Saturday, October 22, 2016

Butterflies at Hornsby Bend

We went down to Hornsby Bend to look for some reported rare birds sightings. No luck with those but we did see a dozen immature White Faced Ibis, something we have never seen there before. They were feeding far out on the mud flats.


In addition to the ever-present Least Sandpipers, we also saw quite a few Killdeer. Here is a pair that were posturing at each other, something new for me. There were also many hundred European Starlings lining the power lines like a Hitchcock movie.


At the observatory shelter along the south road, we stopped and looked at butterflies foraging in the native flower garden. I had not paid much attention to these before but as we began taking pictures we realized just how many different types there were. I found a checklist of butterflies posted at the shelter and took a picture of it for reference. It includes an expectation of how rare each is at Hornsby. Once home, we got out our copy of Kaufman Field Guide to Butterflies of North America and identified 18 different species. I also went back over my image archive and found others to identify.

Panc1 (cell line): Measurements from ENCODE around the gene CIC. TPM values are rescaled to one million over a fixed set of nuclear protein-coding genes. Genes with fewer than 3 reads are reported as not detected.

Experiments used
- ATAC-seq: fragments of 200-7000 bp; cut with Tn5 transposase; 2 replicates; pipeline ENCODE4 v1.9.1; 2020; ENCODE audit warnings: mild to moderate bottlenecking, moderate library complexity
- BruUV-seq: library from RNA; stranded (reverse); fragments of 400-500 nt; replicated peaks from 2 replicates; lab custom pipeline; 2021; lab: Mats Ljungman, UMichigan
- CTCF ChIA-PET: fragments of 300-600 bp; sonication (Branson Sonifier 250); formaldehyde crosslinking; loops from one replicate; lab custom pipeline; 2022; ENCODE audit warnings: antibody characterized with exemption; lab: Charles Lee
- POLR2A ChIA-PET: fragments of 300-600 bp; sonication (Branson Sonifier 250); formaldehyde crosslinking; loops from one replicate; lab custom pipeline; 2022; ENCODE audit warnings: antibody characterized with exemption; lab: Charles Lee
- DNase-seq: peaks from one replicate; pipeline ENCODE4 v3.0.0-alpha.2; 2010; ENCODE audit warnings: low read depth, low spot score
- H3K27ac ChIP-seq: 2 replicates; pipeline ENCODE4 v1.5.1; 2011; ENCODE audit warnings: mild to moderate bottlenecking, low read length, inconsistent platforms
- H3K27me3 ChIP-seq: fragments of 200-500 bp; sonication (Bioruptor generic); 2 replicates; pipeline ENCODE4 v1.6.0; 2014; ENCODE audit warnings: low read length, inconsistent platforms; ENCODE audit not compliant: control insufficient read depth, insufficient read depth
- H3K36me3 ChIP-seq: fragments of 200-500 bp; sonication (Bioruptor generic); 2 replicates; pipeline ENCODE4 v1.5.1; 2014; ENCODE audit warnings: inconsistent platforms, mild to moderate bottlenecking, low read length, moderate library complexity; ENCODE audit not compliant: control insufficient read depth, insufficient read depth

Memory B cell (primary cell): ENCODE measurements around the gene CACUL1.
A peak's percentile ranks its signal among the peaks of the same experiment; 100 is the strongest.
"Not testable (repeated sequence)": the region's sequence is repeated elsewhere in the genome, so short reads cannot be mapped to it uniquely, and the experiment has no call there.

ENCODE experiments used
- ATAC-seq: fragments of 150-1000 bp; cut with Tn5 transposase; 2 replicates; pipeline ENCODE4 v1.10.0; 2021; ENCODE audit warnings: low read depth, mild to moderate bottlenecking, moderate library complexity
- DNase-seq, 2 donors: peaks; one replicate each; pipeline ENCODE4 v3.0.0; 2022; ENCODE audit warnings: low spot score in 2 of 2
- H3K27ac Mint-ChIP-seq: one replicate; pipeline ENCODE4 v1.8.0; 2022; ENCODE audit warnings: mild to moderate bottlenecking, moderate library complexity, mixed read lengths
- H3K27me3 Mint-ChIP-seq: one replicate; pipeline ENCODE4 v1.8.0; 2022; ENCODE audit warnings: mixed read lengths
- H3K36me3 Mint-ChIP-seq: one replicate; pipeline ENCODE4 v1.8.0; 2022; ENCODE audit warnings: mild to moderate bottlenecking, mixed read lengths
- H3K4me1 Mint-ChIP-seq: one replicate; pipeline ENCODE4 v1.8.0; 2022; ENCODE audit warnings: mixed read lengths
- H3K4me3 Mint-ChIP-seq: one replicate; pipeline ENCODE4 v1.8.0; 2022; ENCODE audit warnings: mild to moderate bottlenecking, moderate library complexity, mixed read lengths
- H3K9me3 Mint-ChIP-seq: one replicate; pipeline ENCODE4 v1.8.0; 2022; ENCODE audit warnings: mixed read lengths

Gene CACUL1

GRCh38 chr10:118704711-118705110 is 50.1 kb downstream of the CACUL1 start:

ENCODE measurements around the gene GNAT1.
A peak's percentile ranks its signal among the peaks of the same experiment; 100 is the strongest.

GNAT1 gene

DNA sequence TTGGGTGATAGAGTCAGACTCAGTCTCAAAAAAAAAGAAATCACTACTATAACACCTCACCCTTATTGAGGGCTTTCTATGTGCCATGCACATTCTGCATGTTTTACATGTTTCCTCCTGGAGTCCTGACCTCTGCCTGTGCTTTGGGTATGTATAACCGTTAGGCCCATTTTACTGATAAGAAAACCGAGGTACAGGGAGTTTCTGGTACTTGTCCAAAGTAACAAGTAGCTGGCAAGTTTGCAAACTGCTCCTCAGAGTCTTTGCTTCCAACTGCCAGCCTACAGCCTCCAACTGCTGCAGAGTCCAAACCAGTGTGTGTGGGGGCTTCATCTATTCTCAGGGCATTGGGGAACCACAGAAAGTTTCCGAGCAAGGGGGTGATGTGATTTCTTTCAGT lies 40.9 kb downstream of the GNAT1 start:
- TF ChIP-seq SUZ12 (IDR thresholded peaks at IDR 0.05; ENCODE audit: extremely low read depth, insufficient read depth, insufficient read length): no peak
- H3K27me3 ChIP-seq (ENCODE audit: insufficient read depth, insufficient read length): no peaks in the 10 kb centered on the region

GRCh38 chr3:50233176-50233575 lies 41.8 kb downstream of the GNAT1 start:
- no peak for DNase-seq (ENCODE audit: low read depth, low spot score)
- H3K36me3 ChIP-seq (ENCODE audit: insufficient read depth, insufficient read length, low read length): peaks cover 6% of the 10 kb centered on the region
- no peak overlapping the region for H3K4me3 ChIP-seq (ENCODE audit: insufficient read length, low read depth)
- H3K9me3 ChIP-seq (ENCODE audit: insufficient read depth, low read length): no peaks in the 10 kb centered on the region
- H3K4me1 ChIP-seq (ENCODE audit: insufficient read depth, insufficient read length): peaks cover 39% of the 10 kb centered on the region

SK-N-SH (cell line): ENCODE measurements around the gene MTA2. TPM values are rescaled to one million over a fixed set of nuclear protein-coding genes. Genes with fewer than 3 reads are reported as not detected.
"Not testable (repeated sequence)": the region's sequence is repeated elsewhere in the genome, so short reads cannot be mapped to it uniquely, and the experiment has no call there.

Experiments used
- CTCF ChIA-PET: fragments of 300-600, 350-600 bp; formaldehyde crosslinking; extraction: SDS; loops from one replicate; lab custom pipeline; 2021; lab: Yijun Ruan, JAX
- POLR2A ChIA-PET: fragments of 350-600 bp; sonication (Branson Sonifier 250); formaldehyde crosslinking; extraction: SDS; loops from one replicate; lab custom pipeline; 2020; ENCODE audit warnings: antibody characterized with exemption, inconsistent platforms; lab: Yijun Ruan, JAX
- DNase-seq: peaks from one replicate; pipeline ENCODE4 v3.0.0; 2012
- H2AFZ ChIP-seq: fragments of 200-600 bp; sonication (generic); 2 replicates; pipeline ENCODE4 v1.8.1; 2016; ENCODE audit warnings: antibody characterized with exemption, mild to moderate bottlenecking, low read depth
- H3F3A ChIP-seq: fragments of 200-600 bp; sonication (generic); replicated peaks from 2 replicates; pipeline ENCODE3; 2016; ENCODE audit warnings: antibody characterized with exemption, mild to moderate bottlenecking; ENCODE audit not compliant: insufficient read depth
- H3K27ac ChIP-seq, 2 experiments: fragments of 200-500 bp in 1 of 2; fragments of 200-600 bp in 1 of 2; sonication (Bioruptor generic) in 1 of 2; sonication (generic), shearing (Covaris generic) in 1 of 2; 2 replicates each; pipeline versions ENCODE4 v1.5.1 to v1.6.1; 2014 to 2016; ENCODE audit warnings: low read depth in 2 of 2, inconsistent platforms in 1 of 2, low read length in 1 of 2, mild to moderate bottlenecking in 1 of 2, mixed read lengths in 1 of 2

Giant Swallowtail - Listed as (A) abundant. These are truly monsters, even bigger than the Tiger Swallowtail I have seen at home (see next images). We only saw two of these.



Eastern Tiger Swallowtail - For comparison, this is one we saw at home in August 2014.



Pipevine Swallowtail - Also listed as (A) abundant. We only saw one. This was a very spastic butterfly. It never stopped fluttering, even when feeding. This one was particularly ragged with most of its hind-wing damaged. The metallic blue marks this as a male.


Julia Heliconian - Listed as (U) uncommon. These images are of females as noted by the black band across the middle of the fore-wing and the browner tones on the underside. We saw perhaps perhaps a half dozen of these.



Dusky-blue Groundstreak - A type of Hairstreak, these are marked as (C) common at Hornsby. We only got this quick view of the one individual.


Tailed Orange -  A type of Sulfur, this one is mark as (R) rare for Hornsby. I found this surprising since they were numerous today - we saw perhaps a dozen. This one is in its "winter form". Both forms have the distinctive tail spike.


Queen - This one is listed as (A) abundant, though we only saw a couple. From the underside, easily confused with a Monarch. However the upperside lacks the black veining. The black spots on the inner hind-wing mark this as a male.